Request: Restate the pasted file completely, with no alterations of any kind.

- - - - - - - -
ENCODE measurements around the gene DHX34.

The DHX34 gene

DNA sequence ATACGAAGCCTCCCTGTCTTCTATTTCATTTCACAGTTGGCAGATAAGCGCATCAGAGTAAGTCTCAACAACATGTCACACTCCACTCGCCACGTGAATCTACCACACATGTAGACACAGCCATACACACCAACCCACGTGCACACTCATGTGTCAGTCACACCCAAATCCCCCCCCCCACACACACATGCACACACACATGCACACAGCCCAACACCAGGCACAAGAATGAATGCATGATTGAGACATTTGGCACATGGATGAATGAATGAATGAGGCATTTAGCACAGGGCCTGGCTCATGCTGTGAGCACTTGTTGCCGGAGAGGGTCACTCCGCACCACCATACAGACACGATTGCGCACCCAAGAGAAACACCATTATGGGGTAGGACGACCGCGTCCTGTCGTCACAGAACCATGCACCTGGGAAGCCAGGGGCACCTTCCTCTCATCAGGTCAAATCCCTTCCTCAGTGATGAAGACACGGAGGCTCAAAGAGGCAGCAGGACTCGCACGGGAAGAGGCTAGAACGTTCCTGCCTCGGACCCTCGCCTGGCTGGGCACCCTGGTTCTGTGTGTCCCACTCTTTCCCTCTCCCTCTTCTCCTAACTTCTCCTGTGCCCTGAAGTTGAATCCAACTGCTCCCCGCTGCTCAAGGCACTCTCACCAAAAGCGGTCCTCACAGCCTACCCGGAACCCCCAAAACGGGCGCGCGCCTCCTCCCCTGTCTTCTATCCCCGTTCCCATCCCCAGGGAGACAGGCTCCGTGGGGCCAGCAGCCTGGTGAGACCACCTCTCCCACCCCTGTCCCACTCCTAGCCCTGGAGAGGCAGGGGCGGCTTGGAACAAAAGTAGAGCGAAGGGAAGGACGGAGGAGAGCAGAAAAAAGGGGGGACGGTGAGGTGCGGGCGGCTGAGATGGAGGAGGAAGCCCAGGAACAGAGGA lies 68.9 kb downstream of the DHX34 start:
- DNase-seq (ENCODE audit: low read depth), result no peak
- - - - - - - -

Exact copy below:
ENCODE measurements around the gene DHX34.

The DHX34 gene

DNA sequence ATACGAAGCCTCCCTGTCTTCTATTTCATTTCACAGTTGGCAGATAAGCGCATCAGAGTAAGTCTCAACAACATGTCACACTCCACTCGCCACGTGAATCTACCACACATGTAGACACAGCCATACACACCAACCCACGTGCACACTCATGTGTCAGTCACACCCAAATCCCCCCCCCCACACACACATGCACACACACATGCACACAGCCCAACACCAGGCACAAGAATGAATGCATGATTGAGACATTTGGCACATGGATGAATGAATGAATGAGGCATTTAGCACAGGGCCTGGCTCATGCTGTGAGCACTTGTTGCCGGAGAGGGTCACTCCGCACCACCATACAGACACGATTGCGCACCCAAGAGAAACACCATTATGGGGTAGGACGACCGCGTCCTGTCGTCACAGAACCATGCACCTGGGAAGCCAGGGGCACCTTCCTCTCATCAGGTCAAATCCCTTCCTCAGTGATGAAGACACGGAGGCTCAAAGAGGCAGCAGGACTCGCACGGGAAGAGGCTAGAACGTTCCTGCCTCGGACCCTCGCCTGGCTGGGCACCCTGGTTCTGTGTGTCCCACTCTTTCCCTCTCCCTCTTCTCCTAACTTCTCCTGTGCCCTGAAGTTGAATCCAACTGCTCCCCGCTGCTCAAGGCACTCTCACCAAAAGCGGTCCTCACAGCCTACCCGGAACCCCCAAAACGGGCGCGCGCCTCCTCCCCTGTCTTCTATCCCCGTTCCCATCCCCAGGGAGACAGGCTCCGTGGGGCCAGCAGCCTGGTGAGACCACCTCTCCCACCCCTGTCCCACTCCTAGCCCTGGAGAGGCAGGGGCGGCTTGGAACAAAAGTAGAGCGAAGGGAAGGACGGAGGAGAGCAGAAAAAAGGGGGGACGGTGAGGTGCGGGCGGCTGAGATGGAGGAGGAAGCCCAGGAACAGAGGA lies 68.9 kb downstream of the DHX34 start:
- DNase-seq (ENCODE audit: low read depth), result no peak